In dramatic and narrative power, Virgil's Aeneid is the equal of its great Homeric predecessors, The Iliad and The Odyssey. It surpasses them, however, in the intense sympathy it displays for its human actors-a sympathy that makes events such as Aeneas's escape from Troy and search for a new homeland, the passion and the death of Dido, the defeat of Turnus, and the founding of Rome among the most memorable in literature.
This celebrated translation by Robert Fitzgerald does full justice to the speed, clarity, and stately grandeur of the Roman Empire's most magnificent literary work of art.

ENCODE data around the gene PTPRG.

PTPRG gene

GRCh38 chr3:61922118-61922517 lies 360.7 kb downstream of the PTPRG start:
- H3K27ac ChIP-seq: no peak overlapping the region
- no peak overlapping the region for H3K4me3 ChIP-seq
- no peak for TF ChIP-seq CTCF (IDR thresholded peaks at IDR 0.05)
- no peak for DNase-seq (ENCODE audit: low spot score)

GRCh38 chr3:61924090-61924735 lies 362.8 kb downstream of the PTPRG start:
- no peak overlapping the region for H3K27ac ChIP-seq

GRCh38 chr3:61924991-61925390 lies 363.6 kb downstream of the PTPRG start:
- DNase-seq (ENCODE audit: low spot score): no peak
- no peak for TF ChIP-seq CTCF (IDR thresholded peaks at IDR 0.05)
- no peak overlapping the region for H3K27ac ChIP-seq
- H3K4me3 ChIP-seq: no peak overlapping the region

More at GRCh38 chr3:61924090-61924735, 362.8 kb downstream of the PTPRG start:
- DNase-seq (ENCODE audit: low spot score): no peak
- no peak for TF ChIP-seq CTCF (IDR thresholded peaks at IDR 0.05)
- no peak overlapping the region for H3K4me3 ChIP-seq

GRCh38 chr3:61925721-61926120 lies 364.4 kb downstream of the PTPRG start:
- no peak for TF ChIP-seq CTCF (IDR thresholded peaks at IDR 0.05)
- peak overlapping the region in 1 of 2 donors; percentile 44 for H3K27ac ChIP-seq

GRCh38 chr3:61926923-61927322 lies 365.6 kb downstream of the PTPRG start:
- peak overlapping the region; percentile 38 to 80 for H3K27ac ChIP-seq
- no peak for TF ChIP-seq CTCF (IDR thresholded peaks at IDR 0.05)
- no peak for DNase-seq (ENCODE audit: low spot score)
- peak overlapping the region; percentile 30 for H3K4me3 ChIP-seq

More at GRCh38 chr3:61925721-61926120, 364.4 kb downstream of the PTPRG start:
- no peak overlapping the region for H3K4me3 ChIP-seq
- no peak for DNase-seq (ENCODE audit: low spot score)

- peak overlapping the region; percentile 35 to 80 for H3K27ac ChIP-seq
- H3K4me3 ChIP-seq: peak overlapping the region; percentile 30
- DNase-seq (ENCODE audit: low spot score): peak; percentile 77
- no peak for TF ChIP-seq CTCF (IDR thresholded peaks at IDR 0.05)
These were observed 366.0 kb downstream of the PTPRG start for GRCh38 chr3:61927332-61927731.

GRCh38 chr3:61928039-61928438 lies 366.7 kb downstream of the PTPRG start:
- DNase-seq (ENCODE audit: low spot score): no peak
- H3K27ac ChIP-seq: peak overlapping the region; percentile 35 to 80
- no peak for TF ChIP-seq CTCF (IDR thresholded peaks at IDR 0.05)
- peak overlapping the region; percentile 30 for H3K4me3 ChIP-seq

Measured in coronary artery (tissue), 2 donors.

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LibraryThing ReviewUser Review - featherbear - LibraryThing
Read in college in the late 60s. Much prefer the Mandlebaum translation. The Day-Lewis translation too often goes in for phrasing that was probably in vogue with the English public schools of the 20's ... Read full review
Review: AeneidUser Review - Andrew Diamond - Goodreads
I studied Latin and Greek in high school, and I never had any interest in reading this. My impression of the Roman myths was that they were just a second-rate rehashing of the Greek originals. So I ... Read full review